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Raising fit Kids

19 month old who weighs 19 pounds!
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trinysmommy posted:
My daughter was born average weight (7 lbs 6 oz) and since then she has always been small. like off the chart small, but lately she is just NOT gaining weight. She eats, not like she should, but she eats a little bit here and a little bit there. She is active. She is 31 inches tall. I am just really starting to worry about her. She should be over 20lbs at least by now... right? What should I do?
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Monkey721 responded:
Is her doctor worried about her size? I have a 2.5 yr old niece who weighs only 21 pounds. She healthy, just small. She's a picky eater and my sister in law and her family are on the small side (she is only 4ft 10in). So if you or your husband or anyone in either of your families are small, then she just may be taking after them.
 
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teeny79 responded:
Once they reach this age the weight gain slows down a lot also, when they are babies they grow very quickly but by the toddler years the growth is a lot slower and more gradual. She sounds fine to me. My almost six year old son is only 36 pounds and my almost 9 year old daughter is only 48 pounds. I weighed 100 pounds up until i got pregnant with my first child.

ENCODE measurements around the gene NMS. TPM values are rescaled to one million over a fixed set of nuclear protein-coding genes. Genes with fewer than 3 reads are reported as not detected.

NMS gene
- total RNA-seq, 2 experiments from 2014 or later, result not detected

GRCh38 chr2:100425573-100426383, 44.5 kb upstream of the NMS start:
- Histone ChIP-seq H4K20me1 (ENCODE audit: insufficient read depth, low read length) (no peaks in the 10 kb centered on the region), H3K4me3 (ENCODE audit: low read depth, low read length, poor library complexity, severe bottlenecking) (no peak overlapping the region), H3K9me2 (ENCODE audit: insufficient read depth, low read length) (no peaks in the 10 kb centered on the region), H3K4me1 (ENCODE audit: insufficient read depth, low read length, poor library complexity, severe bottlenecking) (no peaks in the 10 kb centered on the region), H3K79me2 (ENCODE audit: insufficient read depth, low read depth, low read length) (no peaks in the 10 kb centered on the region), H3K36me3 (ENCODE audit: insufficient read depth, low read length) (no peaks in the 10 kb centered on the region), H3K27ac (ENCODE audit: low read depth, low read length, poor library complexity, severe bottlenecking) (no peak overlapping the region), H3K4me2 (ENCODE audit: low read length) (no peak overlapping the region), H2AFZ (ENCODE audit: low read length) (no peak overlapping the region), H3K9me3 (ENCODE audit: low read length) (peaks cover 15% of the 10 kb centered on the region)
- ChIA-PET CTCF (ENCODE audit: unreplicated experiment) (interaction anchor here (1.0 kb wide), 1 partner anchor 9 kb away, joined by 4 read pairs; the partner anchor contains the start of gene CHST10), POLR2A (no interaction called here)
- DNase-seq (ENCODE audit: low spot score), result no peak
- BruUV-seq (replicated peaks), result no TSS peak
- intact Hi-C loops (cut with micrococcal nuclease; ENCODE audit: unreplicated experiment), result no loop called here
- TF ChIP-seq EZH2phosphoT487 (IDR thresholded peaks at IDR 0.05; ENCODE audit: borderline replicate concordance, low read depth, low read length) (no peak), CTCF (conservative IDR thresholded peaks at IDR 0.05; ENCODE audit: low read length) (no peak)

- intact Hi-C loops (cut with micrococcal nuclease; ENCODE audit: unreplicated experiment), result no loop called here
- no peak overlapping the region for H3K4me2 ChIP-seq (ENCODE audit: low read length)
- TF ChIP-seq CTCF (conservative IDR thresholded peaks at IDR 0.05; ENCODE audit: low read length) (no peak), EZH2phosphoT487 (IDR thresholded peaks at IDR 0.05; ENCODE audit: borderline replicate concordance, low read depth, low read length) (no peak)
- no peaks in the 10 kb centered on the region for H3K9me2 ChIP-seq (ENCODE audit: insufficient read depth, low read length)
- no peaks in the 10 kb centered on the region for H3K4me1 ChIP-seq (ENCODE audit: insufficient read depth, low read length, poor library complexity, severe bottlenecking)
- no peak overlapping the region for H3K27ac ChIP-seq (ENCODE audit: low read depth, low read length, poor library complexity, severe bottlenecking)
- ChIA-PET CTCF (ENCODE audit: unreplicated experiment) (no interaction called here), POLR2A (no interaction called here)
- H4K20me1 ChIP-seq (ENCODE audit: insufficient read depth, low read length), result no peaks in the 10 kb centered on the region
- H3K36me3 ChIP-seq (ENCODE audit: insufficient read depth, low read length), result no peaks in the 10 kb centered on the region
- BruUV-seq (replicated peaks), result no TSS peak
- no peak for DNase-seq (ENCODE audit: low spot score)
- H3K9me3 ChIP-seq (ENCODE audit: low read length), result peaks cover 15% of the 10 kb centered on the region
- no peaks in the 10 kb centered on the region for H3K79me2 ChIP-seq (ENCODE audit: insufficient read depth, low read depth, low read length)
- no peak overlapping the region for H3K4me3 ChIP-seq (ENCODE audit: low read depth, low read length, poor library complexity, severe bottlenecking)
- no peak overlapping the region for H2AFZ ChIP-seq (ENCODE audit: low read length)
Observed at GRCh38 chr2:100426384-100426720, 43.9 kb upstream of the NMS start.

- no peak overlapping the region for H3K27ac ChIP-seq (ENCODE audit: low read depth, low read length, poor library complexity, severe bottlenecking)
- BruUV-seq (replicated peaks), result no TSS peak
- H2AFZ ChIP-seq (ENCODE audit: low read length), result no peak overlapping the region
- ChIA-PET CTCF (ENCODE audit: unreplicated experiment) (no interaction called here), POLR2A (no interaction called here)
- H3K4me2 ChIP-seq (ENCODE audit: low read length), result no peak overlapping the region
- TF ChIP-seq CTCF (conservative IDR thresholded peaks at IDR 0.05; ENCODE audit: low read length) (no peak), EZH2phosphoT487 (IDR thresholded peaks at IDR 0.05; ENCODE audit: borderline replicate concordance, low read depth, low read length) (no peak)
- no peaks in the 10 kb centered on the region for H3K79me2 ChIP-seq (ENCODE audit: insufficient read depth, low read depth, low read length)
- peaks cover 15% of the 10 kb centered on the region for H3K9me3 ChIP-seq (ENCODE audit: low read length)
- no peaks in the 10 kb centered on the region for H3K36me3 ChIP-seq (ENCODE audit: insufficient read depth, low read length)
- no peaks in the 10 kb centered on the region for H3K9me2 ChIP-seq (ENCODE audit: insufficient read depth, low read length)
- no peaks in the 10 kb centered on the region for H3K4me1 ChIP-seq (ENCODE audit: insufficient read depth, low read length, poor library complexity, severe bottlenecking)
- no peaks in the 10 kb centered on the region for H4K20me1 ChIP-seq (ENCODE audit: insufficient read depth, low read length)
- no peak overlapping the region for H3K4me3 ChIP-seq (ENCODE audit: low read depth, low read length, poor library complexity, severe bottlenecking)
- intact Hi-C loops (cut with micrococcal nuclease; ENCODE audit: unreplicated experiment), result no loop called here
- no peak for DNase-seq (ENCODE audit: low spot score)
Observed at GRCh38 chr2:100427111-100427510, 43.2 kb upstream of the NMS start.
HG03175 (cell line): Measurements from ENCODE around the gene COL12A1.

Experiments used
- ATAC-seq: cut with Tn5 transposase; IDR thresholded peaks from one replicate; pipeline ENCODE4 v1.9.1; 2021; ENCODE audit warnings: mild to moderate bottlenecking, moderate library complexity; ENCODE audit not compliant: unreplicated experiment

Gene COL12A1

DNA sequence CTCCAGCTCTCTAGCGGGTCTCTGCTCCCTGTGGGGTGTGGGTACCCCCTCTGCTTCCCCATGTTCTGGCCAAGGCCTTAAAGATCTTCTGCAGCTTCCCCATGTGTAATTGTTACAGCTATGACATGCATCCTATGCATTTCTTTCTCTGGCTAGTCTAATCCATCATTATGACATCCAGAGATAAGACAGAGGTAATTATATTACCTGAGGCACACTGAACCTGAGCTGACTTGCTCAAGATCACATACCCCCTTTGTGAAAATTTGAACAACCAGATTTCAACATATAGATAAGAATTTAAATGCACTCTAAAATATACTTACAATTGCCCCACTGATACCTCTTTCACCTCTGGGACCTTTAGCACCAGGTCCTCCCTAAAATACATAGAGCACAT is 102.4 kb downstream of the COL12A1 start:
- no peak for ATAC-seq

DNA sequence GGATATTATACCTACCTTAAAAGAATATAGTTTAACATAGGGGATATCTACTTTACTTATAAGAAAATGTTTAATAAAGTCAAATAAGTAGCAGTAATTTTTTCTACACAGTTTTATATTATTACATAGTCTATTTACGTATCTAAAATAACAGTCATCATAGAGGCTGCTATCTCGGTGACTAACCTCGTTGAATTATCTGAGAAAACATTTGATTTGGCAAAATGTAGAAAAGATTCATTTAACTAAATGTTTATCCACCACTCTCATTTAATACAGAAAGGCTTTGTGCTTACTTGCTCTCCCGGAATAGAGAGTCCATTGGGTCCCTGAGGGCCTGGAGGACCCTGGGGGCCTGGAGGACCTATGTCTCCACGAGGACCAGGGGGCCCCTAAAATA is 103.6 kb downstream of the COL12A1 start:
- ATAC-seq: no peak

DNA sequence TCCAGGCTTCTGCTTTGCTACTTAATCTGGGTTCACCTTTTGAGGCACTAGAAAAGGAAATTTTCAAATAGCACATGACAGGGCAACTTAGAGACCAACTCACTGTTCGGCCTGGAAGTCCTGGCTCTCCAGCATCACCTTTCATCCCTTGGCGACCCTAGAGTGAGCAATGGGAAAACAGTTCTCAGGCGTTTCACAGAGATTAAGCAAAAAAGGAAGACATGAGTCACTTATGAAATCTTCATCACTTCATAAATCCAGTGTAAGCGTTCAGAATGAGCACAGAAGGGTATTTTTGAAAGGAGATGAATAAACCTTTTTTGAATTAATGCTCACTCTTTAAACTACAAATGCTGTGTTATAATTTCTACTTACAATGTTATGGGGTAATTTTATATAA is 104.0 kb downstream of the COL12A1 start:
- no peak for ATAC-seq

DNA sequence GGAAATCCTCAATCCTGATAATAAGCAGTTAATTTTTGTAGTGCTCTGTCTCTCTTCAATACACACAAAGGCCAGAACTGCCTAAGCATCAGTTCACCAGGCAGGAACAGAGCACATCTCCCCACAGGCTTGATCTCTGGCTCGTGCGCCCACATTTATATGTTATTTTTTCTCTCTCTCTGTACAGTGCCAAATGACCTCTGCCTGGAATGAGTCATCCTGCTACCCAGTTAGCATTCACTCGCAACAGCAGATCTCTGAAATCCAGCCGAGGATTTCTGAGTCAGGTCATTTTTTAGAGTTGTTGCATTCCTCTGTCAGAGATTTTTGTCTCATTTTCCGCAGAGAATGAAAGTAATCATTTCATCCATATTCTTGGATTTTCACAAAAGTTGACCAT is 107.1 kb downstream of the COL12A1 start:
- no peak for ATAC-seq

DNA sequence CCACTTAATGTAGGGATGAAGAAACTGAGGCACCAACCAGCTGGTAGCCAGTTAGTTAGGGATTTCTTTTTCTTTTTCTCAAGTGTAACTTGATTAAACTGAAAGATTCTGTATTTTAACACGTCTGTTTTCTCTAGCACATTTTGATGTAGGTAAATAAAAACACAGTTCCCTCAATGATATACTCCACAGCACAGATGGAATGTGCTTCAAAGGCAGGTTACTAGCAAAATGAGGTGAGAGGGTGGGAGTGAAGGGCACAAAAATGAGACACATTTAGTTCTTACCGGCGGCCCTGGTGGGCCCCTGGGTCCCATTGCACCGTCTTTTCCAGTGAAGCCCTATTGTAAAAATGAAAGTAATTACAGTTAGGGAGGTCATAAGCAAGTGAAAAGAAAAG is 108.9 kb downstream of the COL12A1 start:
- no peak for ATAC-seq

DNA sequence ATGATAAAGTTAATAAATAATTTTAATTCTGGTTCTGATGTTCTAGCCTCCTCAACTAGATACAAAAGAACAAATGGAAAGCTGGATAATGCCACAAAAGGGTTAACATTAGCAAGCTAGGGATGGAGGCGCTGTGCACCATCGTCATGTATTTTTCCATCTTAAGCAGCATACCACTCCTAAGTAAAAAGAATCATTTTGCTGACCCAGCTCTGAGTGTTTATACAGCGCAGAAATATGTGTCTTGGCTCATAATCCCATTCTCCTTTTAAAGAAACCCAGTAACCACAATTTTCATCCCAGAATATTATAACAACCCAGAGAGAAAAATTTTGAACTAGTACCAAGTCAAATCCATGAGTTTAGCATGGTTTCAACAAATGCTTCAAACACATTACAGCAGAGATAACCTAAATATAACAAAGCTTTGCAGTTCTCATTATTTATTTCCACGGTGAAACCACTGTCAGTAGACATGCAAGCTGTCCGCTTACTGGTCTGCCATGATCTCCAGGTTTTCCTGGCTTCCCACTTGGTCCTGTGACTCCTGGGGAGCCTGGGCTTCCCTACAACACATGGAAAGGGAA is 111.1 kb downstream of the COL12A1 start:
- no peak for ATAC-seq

As long as she acts ok, is happy and active she is fine. You should look at how she acts this is more important in telling you how healthy she is. Weight is just a number, she could weigh enough and still be sickly.
 
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Dr__Parker responded:
Assuming she has no medicasl problems, usually we work to make whatever she does eat and drink, be as fattening as possible.

For example, you can add a cup of powdered milk to a quart of whole milk to make 'super milk'. Give a lot of milk shakes. Add lots of butter or oil to her food, etc. Offer her nothing but fattening foods.

The idea is you can't make her eat more, but you can make whatever she does eat be more caloric.

See how your pedi likes to handle this. Some parents even find a visit to a nutritionist helpful in this regard.
 
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mariaf311 responded:
My daughter was 22 lbs at about that age. If they are "gaining weight" and your pediatrician is not worried--then don't worry. Also, think about genetics and if it seems to fit into your family. TRY adding a little more fat to her diet. Like WHOLE Milks....
 
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mamamary321 responded: